Just saw on Beer News.org that Victory Yakima Twilight has become a regular seasonal, slotted into Hop Wallop's place as the big bearded one moves to year-round status. This is great news; I loved the YT when it came out last year, and though I do regret never following up on that promise to write more about it, it looks like I'll have another chance.
Dark IPAs were big in Montreal when I was there in June, and they're blooming along the West Coast. I remember getting my first a looong time ago, at the long-defunct Blue & Gold brewpub in Arlington, VA (anyone remember them? Some very good beers), where I sampled the Kali Ganga Dark IPA in the mid-1990s. Don't know why it didn't catch on sooner.
Only downside I see to this...given my preferences, I'd rather see YT in the year-round slot! Damn, I like that beer.
Just a general observation I really wish breweries would end the trend of naming beers in esoteric ways and just call it what it is. At least this one gives you a clue that it is a hoppy beer but for those of us with jobs and lives outside of beer it's getting increasingly more difficult to stay on top of these and to walk in to a bar that has 33 taps and figure out what to order. You look at the handle and it has some nondescript name like "utopian" or "bermuda triangle" or "LDP's grog" and then you have to shout questions to a bartender trying to get to 8 other people who may not have even poured one yet, over loud music or television .
On another website there's a lot of hype about weyerbacher riserva and I STILL dont know what that is. I guess I need to keep a card catalog with descriptions, but we shouldnt have to work to order a beer!
Good reason to drink more sierra nevada I suppose.
Some brewers view that as a bit of a straitjacket. You might also be seeing the title without the sub-title, like "Jim Bob's Electric Menace! a hoppy porter." Not that much room on a taphandle. And I think "Yakima Twilight" is at least as descriptive as some; it's hard to put a descriptive tag on some beers because they don't fit in.
I hear what you're saying, but that's what a good bartender should be doing for you: knowing what they're serving, and communicating that.
Yeah I have a friend in the brewing business and we go round and round on it I say let me know what a beer is and he says "we want customers to identify with it so it gets a cult status"
figured you'd mention "good bartenders" I agree to a certain point but I know a lot of good bartenders at good beer bars who dont have every answer just as sometimes my friends IN the beer business, who write for publications and brew or sell beer, always know what some of these brands are. Or they come up short describing it (we all know how difficult that can be). More times than not bartenders will just give me a taste and I can decide but 3 months later when I see it again I dont remember.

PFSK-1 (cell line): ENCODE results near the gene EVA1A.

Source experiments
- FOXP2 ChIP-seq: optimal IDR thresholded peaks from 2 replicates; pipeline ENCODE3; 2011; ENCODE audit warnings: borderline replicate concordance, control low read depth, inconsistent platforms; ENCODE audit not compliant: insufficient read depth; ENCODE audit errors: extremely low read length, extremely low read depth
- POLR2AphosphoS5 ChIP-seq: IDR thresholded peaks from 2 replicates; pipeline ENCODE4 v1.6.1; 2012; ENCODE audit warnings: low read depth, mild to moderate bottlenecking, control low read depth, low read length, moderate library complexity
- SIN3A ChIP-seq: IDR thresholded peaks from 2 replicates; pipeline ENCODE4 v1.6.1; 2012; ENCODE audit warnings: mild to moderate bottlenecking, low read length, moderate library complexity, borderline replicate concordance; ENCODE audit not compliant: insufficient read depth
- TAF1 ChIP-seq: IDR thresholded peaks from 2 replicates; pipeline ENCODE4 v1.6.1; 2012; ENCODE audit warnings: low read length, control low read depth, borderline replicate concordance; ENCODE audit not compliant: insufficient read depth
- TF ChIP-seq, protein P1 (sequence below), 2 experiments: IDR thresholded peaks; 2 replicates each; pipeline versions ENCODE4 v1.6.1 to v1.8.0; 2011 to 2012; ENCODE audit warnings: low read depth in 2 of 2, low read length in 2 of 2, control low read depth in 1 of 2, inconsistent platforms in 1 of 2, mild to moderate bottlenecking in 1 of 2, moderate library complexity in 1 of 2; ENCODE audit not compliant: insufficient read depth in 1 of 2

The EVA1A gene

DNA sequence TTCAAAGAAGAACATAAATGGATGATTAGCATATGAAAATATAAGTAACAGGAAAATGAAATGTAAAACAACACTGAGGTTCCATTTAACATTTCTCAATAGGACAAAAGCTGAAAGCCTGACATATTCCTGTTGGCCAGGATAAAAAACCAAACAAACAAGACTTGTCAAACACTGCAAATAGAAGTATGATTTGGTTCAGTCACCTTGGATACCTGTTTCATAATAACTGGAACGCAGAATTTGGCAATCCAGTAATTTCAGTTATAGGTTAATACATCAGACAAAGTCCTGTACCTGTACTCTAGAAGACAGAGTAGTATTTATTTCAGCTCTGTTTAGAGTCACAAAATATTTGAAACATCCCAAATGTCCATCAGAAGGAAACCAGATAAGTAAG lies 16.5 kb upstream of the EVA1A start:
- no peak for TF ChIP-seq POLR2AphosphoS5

Generally I think this hurts the craft-curious consumer as I have seen people get overwhelmed. Remember, people dont want to work to order a beer, or want to carry cliff notes, so will be more likely to say something they know, like lager or newcastle brown ale.
I humbly agree the name fetish among American craft beer brewers is approaching silliness levels. I think it has a lot to do with how hard it is to differentiate one’s offering of a certai style from the 10 other breers who are vying for that tap with the same style. Brewer’s (unlike wineries or distilleries) only have so many levers they can pull, It is hard to be different and coming up with a quirky name is one really easy way to do it.
Rumor has it that this will be on draft tomorrow. (I just ate lunch at Victory, and that is what the Bar Tender said when I asked.)
Seems like the big, successful brands, for the most part use their name and their beer. Craft and non-craft alike: Bud, samuel adams, yuengling, bells, the aforementioned sierra nevada.
Next time i see a "name our beer" contest I will submit "imperial stout" or "india pale ale"
it's name comes from where the hops are grown (Yakima Valley in Washington state) and twilight because it's a dark beer
Lived in Arlington, Va in the mid 90's and Blue and Gold was my favorite bar. Very solid beers if memory serves me right. Sadly the space is now one of your generic sports bars that you see in every city.
I fondly remember blue and gold... and bouncing from bardos to blue and gold. nice place, classy, seemed like it was built to last not sure why it went under.
Way to go Jim_Mc for peeling the two thin layers of esoteric away to reveal the simple realities of Yakima Twilight's name. Well done.
Se, it's not that hard with some beers. We craft brewers do often drop clues. Cheers.
Yeah, and you actually read beer blogs, too. Jeez, Bill, you must be some powerful bored on a Friday evening...
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